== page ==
God of War

I always feel uncomfortable when people speak about ordinary mortals because I’ve never met an ordinary man, woman, or child.
— Joseph Campbell

This is the game I’ve been waiting for. As a lover of Zelda-style puzzle/adventure games and a lover of ancient myths, God of War is the game I imagined I’d play as an adult. And make no mistake — this is an adult’s game.

With enough gore, sex, and amoral brutality to make Frank Miller pause, God of War earns its Mature rating. The game asks players to not only butcher the monsters of ancient myth, but to torture, kill, and betray innocent mortals as well. The game offers players a chance to indulge their baser desires with a diverse area of enemy-specific fatalities and the chance to earn experience through collateral damage in cities, and even turns sex into a minigame.

The story by creator David Jaffe of Twisted Metal fame, follows the Spartan Kratos as he challenges the god Ares after the corruption of his soul. With the feel of a Greek tragedy, the game begins with Kratos’ suicide and allows players to learn what brought him to that point. Like all epic heroes, the “Ghost of Sparta” is far from perfect. He kills without mercy, and even when seeking redemption he offers no quarter to the suffering. Admittedly, such a premise might seem too bleak for modern audiences that need that reassurance of a happy ending, but the story provides enough visual and emotional depth to keep even video game spectators (like my girlfriend more often than not) interested.

The legends that inspired the game are given their proper respect. It accurately portrays Zeus, Poseidon, and Hades as near-equals in the divisions of heaven and earth, and includes a mention of Amphitrite (one of Poseidon’s lovers). These are aspects of Greek myth forgotten by popular culture. Other aspects are changed or ignored. Kronos, for example, is referred to as a Titan punished by Zeus, but no mention is made of the fact that he is the thunder god’s father. A key plot device in the game, Pandora’s Box, is said to have never been found by a mortal before, but that would negate the legend of Pandora as the first human woman, and the one who opened said box to unleash the world’s sins leaving only the spirit of hope behind. In the game, Pandora’s Box is a MacGuffin of ill-defined power, rather than a container for conceptual spirits. Still, Greek myth is not Lord of the Rings, so there is no definitive version that fans can look to and point out inconsistencies. Greek (and later Roman) legends were told again and again, each time with something different. One more version doesn’t hurt the mythology.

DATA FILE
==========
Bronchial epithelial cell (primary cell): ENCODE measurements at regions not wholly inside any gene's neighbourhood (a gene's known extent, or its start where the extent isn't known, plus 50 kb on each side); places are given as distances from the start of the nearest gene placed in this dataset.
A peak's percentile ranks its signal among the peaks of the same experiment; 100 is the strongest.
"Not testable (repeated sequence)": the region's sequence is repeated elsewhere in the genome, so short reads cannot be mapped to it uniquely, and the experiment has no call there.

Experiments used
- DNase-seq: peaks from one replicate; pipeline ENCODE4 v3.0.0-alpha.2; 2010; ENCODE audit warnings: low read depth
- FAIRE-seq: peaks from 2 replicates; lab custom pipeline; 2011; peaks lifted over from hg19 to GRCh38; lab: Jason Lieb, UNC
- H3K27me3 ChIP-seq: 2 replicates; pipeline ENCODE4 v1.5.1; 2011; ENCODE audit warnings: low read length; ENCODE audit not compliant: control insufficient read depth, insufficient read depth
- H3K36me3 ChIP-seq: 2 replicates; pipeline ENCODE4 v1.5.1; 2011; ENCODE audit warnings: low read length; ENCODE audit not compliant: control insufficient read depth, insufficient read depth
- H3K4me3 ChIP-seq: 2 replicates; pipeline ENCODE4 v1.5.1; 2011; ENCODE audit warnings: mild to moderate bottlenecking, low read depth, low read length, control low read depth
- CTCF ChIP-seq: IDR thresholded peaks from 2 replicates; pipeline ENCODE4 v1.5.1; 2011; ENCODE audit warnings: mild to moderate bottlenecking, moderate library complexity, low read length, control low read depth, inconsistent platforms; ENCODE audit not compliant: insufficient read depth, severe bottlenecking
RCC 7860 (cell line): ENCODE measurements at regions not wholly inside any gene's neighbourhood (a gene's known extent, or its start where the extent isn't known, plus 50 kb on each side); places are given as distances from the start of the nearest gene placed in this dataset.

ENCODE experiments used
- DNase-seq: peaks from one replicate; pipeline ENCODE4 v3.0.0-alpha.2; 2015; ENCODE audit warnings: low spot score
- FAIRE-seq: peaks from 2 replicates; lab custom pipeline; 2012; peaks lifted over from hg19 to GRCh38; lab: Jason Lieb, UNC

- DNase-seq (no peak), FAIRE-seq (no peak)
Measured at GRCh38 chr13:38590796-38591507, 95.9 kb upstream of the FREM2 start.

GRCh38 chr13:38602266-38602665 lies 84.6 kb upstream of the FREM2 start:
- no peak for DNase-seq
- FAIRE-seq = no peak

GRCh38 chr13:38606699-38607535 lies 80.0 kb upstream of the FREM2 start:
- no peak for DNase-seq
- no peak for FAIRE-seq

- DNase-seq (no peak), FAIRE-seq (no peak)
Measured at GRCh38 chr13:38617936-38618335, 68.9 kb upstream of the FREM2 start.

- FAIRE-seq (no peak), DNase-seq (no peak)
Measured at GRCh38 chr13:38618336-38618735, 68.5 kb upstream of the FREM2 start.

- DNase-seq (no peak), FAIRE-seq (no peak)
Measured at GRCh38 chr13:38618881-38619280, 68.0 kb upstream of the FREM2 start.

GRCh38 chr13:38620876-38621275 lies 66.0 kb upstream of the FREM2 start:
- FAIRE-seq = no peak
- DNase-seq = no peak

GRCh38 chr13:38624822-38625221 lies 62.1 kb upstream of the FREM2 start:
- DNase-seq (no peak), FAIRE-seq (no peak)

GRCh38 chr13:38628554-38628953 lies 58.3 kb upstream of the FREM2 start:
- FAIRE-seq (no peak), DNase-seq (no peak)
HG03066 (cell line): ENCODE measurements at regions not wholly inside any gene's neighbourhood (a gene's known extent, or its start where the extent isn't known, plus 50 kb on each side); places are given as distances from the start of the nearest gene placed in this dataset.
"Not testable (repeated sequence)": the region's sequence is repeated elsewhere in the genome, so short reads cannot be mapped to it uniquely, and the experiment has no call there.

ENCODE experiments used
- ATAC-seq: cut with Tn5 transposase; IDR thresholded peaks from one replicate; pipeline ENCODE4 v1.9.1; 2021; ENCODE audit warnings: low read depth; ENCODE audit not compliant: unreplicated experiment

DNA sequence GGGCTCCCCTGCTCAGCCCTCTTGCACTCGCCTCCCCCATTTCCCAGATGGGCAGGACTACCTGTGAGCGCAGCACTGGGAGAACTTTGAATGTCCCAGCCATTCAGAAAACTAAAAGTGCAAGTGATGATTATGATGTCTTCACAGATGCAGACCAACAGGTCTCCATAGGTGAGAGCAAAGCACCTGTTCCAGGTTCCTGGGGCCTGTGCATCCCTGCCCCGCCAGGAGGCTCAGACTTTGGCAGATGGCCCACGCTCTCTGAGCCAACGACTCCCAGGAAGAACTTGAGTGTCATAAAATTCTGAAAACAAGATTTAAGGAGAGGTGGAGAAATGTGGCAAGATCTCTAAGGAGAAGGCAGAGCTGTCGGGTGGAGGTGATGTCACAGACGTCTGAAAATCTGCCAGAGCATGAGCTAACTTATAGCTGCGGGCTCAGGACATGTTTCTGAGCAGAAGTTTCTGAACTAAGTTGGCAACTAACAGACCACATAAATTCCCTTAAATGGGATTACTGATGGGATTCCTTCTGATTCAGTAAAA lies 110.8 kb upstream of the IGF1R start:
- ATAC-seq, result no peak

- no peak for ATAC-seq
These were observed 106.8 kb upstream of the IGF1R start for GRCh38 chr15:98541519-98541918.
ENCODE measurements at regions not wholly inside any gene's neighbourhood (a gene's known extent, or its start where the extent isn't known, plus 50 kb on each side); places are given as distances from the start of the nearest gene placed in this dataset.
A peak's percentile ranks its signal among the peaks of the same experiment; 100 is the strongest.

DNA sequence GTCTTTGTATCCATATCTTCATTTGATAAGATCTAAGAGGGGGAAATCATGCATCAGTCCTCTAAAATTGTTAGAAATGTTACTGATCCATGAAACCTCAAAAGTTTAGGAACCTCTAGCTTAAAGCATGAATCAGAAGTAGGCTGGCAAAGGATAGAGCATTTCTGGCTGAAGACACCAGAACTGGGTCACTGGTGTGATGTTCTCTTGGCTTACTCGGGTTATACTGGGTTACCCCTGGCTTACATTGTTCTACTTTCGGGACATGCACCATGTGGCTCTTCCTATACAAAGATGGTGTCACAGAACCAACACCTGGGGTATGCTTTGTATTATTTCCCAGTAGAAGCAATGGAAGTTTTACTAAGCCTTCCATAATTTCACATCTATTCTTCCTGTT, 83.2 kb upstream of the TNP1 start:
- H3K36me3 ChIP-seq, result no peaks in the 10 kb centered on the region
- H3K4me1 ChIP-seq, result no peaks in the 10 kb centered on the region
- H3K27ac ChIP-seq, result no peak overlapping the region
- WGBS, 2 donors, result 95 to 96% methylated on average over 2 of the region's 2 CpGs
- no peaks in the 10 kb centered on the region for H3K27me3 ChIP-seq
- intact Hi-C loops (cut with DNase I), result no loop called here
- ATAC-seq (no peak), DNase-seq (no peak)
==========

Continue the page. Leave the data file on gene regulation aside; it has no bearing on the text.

God of War is also a cinematic feast, with cutscenes blending together to provide a complete story even without a game, and with top-notch voice work. Kratos is voiced by Terrence Carson, a veteran voice actor with a very Keith David-like sound, and Linda Hunt makes for a hauntingly powerful narrator. This might make a good movie, certainly an appropriate Vin Diesel vehicle.

It’s not perfect of course, nothing ever is. The storyline has a few potholes (If Zeus told the gods not to interfere, why does he give Kratos the most valuable weapons? If Ares can kill people by stepping on them, why does he let Kratos get everything he needs to defeat him? What’s the gravedigger’s deal?), and the art pushes the now-six-year-old system to its limits (causing the occasional frozen game). And while some powers are upgradeable and necessary to complete the game, others are almost inconsequential and very well might never be used again in favor of Kratos’ more powerful weapons, the Blades of Chaos.

Because God of War is a “cinematic feast” and helps to blur the line between video games and Hollywood, it’s only fitting that the disc includes many DVD-like features such as a “making of” featurette, trailers, deleted scenes, unused character designs, a preview for a potential sequel, even in-game Easter eggs that only the keen-eyed and tenacious will find. And while the secrets to unlocking these extras can be found elsewhere on the web, as Jaffe warns, “If you got the secret from the net or a magazine, then actually you kind of suck.”

In terms of gameplay, God of War is what 2002’s Rygar was trying to be, Maximo was pretending to be, and is more complete than 2004’s Fable. It is very much an adult version of The Legend of Zelda in that it lets players gain new weapons and techniques while solving intricate puzzles. The game also allows a healthy amount of exploration. Its not as open-ended as Grand Theft Auto, but it does allow players to investigate every nook and cranny of ancient Greece before moving on. Add Kill Bill-style blood and the occasional topless woman (or she-beast), and you have a fun, mature-themed game that will surely get some politicians panties in a bunch.